I agree with one of your points, it is wrong to take a perfectly healthy animal out of the wild. I think you took a leap assuming this animal was in the wild before the zoo received custody or that because of the time he was just put in captivity for no apparent reason. Despite the articles slant, this animal was well taken care of and no they wouldn’t have “killed” him for his age. His environment was one away from the public eye and included an heated pool. If it was about making money and not protecting him they would have euthanized him the moment he was away from the public.

  • Brit

    Really? “They euthanized him because he was in pain, not eating, and generally suffering from old age…to let him live any longer would have been cruel.”

    Do you have any idea how many elderly HUMANS fit this description? Do we euthanize them? NO! How is it cruel to let him die on his own? Do we not let humans do that? Maybe we should start euthanizing our elderly to avoid having to put them in nursing homes. I mean, they are suffering, right? Isn’t it the humane thing to do just to end it for them?

  • http://www.tinavolpe-writer.com/ Tina Volpe

    They euthanize dogs every day because there are too many and they can’t find enough homes – and cats and farm animals – as long as they are animals, it’s OK to kill them and call it euthanizing. It may be considered humane in some circles, but that isn’t even the point here. The point is this article WAS researched – and that animal should have never been taken from its home in the wild. EVER. Period. Why, so a zoo can make money on their imprisonment?


    WILD ANIMALS DESERVE BETTER – it is their planet too.

    • chooey

      I believe you have a right to believe in whatever philosophy you choose, but not every environment is a cage. Would you call a child taken from an abusive home a prisoner? Is that no different then the argument you have delivered about this hippo? He was taken from a sanctuary to live his life in the zoo and yes at some point he was in the wild but where in your article does it discuss why he was taken in at the safari? To say he belongs in the wild and if he can’t survives he belongs dead is disgusting. If we humans can do anything right on this earth it is to protect that which we can protect!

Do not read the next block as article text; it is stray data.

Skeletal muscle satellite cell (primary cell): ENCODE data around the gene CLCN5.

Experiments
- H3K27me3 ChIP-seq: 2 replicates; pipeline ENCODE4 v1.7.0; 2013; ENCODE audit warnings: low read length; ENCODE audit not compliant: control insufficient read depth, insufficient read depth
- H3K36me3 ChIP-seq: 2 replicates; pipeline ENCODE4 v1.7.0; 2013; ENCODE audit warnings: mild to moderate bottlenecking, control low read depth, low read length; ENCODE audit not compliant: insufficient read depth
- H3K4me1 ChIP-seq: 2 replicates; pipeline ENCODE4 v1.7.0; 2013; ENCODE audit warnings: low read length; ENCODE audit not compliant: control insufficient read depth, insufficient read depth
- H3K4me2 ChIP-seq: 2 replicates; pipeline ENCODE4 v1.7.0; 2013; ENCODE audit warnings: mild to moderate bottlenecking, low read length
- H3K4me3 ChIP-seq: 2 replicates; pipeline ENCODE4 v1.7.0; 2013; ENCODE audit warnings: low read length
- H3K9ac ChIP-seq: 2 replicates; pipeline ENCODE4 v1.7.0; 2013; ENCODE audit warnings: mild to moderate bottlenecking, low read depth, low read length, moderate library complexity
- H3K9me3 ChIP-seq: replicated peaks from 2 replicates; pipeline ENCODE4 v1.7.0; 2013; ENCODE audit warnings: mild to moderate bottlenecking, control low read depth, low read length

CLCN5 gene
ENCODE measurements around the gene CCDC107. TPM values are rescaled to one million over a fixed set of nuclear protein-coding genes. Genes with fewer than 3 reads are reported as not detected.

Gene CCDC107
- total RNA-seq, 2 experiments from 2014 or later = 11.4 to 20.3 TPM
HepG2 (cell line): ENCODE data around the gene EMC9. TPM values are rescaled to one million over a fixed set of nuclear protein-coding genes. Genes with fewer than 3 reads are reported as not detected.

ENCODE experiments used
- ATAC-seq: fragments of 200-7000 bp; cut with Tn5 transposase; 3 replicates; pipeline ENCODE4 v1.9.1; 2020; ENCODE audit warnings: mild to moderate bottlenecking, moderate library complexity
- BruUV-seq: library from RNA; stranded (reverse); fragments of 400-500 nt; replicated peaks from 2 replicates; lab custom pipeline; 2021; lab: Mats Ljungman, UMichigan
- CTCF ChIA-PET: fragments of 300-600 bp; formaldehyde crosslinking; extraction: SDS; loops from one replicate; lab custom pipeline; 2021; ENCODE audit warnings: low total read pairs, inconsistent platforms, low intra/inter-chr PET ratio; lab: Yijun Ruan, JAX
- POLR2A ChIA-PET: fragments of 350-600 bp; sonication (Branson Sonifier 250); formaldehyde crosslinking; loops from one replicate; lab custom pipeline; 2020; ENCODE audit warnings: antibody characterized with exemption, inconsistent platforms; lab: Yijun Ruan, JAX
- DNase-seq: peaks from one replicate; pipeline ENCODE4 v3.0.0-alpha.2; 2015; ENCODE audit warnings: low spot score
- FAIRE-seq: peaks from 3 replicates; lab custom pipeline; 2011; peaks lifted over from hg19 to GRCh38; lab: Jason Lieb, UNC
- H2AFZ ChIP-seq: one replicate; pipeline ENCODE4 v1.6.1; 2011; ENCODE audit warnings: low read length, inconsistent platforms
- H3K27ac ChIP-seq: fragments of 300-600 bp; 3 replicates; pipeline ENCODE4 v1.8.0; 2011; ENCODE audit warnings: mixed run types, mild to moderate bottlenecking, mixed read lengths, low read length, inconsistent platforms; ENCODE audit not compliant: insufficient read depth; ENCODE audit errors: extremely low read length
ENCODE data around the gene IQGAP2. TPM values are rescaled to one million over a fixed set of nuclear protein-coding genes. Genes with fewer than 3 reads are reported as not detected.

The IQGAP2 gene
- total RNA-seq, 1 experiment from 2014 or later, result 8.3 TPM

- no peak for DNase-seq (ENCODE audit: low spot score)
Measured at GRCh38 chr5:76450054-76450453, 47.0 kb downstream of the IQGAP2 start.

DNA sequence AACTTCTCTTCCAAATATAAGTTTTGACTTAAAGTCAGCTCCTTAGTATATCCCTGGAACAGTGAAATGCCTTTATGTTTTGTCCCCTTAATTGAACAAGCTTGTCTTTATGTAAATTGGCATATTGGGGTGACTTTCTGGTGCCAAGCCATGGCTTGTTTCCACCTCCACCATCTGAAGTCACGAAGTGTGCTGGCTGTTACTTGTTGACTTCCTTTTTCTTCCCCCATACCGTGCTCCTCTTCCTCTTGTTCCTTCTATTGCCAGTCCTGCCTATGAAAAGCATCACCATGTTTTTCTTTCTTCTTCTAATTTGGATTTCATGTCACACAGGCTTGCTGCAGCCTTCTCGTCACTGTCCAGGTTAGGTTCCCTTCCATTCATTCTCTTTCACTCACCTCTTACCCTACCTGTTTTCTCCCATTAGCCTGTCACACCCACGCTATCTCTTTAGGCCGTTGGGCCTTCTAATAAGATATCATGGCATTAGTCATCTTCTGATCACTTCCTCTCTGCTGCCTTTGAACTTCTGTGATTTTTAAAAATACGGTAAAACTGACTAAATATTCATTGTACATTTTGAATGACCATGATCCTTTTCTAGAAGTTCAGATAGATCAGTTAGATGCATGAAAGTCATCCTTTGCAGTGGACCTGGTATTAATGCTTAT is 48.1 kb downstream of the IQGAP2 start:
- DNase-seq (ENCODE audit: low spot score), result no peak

• http://www.tinavolpe-writer.com/ Tina Volpe

    pseudo-intelligent? So the only argument you have is to insult the deliverer of this message? Could it be because you know there isn’t another argument for imprisoning a wild animal against its will ??

    Btw – my I.Q is way above average.

  • chooey

    Despite the AR spin intention with this article, it does prove one thing. This was a well taken care of loved animal. Despite the suggestion which we have all read as invalid this animals keepers likely had a hard time with the decision to put him to sleep. What organization would invest so much money in an animal to choose to just let him go if there was another option. He was moved from the public eye and placed in an environment he would not have found in the wild, given a heated pool to help with his ailing body, there is no question why he lived so long!

  • Meghan

    Could this article be any more biased?! The author of this article should never call themselves a journalist. The title itself leads the reader down a certain thought path. When my beloved family pet collapsed in her old age, my parents decided to have her humanely euthanized so she wouldn’t suffer. You quote ‘Born Free’ which is clearly an animal activist group in an article about the euthanization of a beloved zoo animal. This animal could have been in pain and unable to eat, yet you merely talk about ‘age related issues’ and lead the reader down the path that something unforgivable has happened. What has happened to good and unbiased journalism in this country?

    RIP Blackie! And thoughts to the zoo, the keepers, and all that loved him!

  • David

    The reality is that wild and free is a pipe dream because we can’t control people. Without appropriate care in captivity we’re going to loose a lot of animals. “Born Free” and all the other AR idiots are part of the problem with true conservation.

  • Becky

    I have often visited the Cleveland Zoo, living only 30 minutes away. It is an impressive zoo to say the least. It is my personal life goal to visit at least one zoo in every state, provided they have a zoo. Zoos have many conservation efforts to save animals and teach the public about why they need to be saved. The author obviously has not done research on this subject before she went off on a wild tangent against zoos.

  • John

    Sometimes I wish we were allowed to euthanize people too.

  • Sue deBrouwer

    To all the visitors and keepers at the zoo, I want to say how sorry I am to know we lost another animal that in the wild, would have died so much sooner. We should be proud of Blackie, Timmy, Charlie, and many others . We remember them as kids and shared the same love of these animals with our children. I’m proud of our zoo, the keepers and you Cleveland. You all make our zoo magical, fun and feel like we’re family.
    Sue deBrouwer